Where does this Super Bowl rank? This is the kind of question that we must ask on the day after the Super Bowl, because you are asking it, and it is not sufficient to grunt in gutteral tones, “good game.”
It’s in the past, what do we mean by this? Do we mean the feelings we were feeling at the moment? Do we mean which one we would most likely watch in its entirety again, even knowing the outcome? Do we even know?
In the afterglow of yet another crazy NFL game in a season that continues a trend in the last two years of massive and amazing comebacks, we have almost become numb to it. We just about saw the largest comeback ever in a Super Bowl, and it would have more than doubled the deficit any team had ever previously overcome.
We just saw a losing team in the Super Bowl average 8.5 yards per play. That’s not passing yards, no that is what they were gaining on average on runs and passes. Amazing. To put that in some perspective, consider it is the second most by any team in the Super Bowl ever, behind only the 1987 Washington Redskins with Doug Williams and Timmy Smith. That team won going away 42-10. San Francisco came up five yards short.
How does this happen? Well, you have to come up short in the red zone, and the 49ers did. Colin Kaepernick attempted eight passes, including the two-point attempt to tie it, inside the 20 yard line. He completed one, and was sacked eight times. Other than the brilliant misdirection run to Gore for a touchdown, and Kaepernick’s 15 yard scramble run, they didn’t run much better near the goal line. For a team that has pushed the limits of creativity in the running game, the final attempt to win the game landed with a thud. It was the diminutive LaMichael James slamming an inside run on first and goal, and it would have had to have been blocked to perfection in the shortened space, because he wasn’t going to move the pile to push for three extra key yards. Then it was three passes to Michael Crabtree with a final fade that fell out of bounds, hardly the stuff of legend.
This was a fantastic game of wild swings and huge boosts. It led one to believe whatever they were pre-disposed to believe on momentum in sports. Personally, I would buy that the delay was responsible for Crabtree breaking through a tackle, and Ray Rice fumbling, if I hadn’t witnessed wild swings all year, from the Broncos’ comeback to the 49ers-Patriots game to last week’s NFC Championship Game, none of which relied on banks of lights to shift mass and velocity. Also, momentum I suppose disappears, and no one can seem to know why, because I would bet if you polled momentum proponents about who would win as San Francisco had the ball following the Ray Rice fumble, they would have to say San Francisco, right?
Did the 49ers have a chance to re-group, and perhaps think about how they were going to attack the game plan after finding themselves down even more than they expected? Yes. Beyond that, “momentum” is a dumb and mis-applied word to the sport, where it is related to bounces of the ball, conversions on third or fourth down, and one player missing an assignment or making a great play having no causal relationship to an unrelated event that did not alter their genetic material.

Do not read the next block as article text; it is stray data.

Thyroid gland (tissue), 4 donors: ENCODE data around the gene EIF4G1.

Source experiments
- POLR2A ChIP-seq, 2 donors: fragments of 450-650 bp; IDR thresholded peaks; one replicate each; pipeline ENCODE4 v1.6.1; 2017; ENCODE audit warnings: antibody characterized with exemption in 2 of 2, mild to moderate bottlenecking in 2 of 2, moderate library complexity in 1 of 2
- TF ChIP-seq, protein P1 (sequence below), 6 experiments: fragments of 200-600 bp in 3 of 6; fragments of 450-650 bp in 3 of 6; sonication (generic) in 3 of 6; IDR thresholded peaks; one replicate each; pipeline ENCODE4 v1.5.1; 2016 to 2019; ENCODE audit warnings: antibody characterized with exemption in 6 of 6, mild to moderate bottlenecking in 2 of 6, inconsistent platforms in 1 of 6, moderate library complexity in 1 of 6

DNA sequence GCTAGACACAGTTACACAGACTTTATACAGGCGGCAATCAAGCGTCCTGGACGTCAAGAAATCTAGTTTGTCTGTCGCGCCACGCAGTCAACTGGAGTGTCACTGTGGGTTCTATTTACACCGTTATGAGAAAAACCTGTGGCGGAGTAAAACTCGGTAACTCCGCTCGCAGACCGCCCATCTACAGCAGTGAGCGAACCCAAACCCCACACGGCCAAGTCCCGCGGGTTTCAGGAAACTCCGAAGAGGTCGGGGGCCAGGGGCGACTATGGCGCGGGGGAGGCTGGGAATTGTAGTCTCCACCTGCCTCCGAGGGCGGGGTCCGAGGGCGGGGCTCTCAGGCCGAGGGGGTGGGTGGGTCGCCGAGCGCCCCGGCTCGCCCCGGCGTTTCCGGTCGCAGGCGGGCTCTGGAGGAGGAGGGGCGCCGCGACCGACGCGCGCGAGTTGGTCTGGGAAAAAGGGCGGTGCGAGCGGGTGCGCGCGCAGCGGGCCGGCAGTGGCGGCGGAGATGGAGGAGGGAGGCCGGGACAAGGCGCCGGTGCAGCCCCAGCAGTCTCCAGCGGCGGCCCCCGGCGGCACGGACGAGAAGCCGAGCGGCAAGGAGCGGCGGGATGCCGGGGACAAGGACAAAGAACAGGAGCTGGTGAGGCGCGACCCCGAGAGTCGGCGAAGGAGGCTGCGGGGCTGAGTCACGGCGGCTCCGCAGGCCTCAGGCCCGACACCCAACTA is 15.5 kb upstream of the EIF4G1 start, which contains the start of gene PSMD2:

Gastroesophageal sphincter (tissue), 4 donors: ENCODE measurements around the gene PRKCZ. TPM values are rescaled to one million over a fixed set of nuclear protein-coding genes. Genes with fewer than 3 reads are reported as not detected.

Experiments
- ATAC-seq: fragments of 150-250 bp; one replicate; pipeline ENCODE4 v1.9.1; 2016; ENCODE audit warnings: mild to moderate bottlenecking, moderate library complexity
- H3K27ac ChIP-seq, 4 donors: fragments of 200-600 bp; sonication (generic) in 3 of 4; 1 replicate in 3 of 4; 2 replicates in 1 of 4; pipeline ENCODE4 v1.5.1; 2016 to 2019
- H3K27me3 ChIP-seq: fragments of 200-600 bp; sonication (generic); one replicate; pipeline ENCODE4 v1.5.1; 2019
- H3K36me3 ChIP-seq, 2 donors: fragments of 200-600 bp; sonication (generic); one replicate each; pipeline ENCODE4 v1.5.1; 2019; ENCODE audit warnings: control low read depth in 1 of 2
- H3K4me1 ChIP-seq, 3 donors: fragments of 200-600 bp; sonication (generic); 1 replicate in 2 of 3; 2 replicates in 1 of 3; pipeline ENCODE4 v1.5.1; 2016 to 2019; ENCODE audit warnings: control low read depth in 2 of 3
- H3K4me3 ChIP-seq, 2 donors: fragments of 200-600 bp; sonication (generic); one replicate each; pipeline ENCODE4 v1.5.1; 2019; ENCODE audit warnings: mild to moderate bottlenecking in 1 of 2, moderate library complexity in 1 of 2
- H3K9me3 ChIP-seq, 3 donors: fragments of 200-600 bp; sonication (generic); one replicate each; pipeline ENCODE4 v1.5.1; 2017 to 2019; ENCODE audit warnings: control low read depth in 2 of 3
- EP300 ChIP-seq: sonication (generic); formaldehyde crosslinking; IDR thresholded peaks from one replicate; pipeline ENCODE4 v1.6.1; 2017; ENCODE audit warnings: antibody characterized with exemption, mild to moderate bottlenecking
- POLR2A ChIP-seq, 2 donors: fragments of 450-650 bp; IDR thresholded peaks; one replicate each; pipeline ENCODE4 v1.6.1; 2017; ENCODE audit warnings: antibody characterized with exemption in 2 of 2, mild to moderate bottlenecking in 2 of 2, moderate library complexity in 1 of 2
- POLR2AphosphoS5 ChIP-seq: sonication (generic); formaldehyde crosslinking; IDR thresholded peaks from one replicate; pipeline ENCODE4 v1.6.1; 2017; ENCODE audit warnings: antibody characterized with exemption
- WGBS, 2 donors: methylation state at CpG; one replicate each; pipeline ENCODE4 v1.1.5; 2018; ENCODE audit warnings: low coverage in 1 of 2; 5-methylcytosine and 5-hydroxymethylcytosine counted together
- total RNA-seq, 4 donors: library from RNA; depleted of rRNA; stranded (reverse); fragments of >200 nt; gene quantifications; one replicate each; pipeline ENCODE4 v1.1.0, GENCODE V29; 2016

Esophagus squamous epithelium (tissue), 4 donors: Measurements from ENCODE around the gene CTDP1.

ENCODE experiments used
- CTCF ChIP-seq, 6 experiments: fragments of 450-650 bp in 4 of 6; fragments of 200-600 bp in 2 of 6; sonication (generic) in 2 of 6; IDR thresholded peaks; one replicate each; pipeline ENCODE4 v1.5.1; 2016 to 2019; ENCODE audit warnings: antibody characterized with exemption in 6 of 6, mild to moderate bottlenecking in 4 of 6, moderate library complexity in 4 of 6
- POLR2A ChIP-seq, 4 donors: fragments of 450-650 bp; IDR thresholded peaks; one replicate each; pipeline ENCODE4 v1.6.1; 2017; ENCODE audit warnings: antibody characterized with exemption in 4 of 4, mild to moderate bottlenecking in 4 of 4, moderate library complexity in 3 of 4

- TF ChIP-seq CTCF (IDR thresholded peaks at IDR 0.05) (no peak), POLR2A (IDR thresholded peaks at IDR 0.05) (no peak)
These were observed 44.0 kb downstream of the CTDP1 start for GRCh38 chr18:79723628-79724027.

One of my favorite books as a young child was a Sesame Street book that involved Ernie and the other characters going to a Pet Show. Everyone had their pets–the Count had an octopus of course–and wanted to win the prize. In the end, Sherlock Hemlock had blue ribbons for everyone, because every one was unique. I don’t have ribbons for everyone, and it’s my awards, so only those I remember (sorry, Joe Namath and Jackie Smith).
So this Super Bowl wins the Lights Out Award, for its wild swings, big plays, and well, literally turning the lights out.
Super Bowl XLII wins the Greatness Denied Award, with its dramatic finish to keep the Patriots from finishing undefeated, while Super Bowl XLVI wins the Deja Vu Award, for giving us yet another close win by the Giants over the Patriots.
Super Bowl XVIII wins the Iconic Plays Award, as the first Super Bowl I vividly remember watching, giving us Jack Squirek’s interception, and Marcus Allen’s run to glory.
Super Bowl XXXIII gets the Busting Narratives Award (Honorable Mention to Super Bowl XLI), as the Broncos became the first AFC team to win since that first Super Bowl I remembered, even though they were every bit as good going in as the Packers and were huge two touchdown underdogs. It also moved John Elway from Super Bowl loser to winner, and gave us a dramatic ending where the Packers intentionally let the Broncos score to try to get the ball back.
Super Bowl XX gets the Domination Award, something it could have shared with several others, but stands out for me because at age eleven, all that Super Bowl Shuffle and the Refrigerator stuff was a big deal. Sometimes we need those butt kickings so the crazy upsets are even more special.
Super Bowl XXV gets the Gut Punch Award, as we remember the Norwood kick, but not as much how the Giants choked the Bills offense by controlling the ball and keeping Kelly and company off the field.
Super Bowl XXXVI wins the Patriotic Underdog Award. Remember back to 2001, before we knew about Belichick’s decade of regular season dominance, before the other titles, before Gisele. It was less than five months after 9/11, and a historic underdog inexplicably stuck around, and a relative unknown named Tom Brady came up with a drive for the ages.
Just two years earlier, the Rams gave us Super Bowl XXXIV, the Game of Inches Award. That game also had a wild finish with a team coming up just short, just like yesterday. First, there was Kurt Warner to Isaac Bruce, and then Mike Jones’ saving tackle.
[photo via USA Today Sports Images]